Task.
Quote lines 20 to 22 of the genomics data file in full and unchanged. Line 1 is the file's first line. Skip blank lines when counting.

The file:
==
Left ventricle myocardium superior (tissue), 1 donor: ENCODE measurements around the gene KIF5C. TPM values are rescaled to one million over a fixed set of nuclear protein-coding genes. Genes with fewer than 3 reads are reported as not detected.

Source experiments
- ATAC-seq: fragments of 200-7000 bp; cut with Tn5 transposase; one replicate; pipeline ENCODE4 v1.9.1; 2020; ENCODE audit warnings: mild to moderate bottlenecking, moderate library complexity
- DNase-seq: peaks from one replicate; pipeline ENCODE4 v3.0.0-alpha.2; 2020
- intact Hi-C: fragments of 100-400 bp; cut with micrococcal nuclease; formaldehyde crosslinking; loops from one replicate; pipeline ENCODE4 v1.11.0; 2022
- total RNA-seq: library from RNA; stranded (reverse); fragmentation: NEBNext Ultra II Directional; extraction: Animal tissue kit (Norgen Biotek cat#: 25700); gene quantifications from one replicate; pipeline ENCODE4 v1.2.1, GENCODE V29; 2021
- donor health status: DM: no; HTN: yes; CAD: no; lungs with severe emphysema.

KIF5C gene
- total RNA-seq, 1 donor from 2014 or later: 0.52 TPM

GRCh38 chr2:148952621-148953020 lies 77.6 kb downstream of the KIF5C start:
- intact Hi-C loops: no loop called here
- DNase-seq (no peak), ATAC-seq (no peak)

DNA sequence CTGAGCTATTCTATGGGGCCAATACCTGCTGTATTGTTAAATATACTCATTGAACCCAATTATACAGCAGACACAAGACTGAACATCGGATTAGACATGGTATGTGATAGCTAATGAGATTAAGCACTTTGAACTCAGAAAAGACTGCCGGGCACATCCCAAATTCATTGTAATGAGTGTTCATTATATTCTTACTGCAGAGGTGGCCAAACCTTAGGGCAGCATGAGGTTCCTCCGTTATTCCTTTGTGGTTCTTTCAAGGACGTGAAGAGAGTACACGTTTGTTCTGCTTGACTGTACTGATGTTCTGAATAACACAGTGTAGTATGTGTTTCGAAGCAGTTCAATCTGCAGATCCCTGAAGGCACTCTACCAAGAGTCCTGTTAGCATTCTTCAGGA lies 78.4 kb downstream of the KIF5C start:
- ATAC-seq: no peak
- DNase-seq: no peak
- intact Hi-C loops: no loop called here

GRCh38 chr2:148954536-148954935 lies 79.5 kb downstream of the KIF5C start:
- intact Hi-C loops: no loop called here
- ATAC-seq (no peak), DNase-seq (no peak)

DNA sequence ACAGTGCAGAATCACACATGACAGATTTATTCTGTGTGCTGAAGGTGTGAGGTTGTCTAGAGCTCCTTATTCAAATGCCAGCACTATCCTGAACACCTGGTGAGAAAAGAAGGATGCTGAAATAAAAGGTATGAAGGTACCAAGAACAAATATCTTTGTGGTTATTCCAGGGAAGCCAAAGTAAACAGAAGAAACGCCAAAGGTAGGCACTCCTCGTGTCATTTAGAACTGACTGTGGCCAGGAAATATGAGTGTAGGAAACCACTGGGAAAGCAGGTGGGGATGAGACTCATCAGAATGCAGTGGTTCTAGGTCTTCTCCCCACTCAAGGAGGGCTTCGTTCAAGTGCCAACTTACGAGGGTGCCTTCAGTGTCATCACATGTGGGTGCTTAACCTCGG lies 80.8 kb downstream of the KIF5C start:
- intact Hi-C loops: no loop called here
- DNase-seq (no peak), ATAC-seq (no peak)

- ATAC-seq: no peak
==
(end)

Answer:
DNA sequence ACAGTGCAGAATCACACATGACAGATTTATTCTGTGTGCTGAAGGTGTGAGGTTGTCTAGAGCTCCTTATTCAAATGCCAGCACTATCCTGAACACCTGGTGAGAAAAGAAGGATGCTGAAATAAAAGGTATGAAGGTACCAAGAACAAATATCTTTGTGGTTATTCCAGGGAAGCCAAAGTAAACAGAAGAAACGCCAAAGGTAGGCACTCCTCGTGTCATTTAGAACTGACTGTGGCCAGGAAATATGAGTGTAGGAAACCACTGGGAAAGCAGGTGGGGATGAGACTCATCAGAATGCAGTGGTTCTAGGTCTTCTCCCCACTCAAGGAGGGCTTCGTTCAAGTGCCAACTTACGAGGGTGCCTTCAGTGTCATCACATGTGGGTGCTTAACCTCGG lies 80.8 kb downstream of the KIF5C start:
- intact Hi-C loops: no loop called here
- DNase-seq (no peak), ATAC-seq (no peak)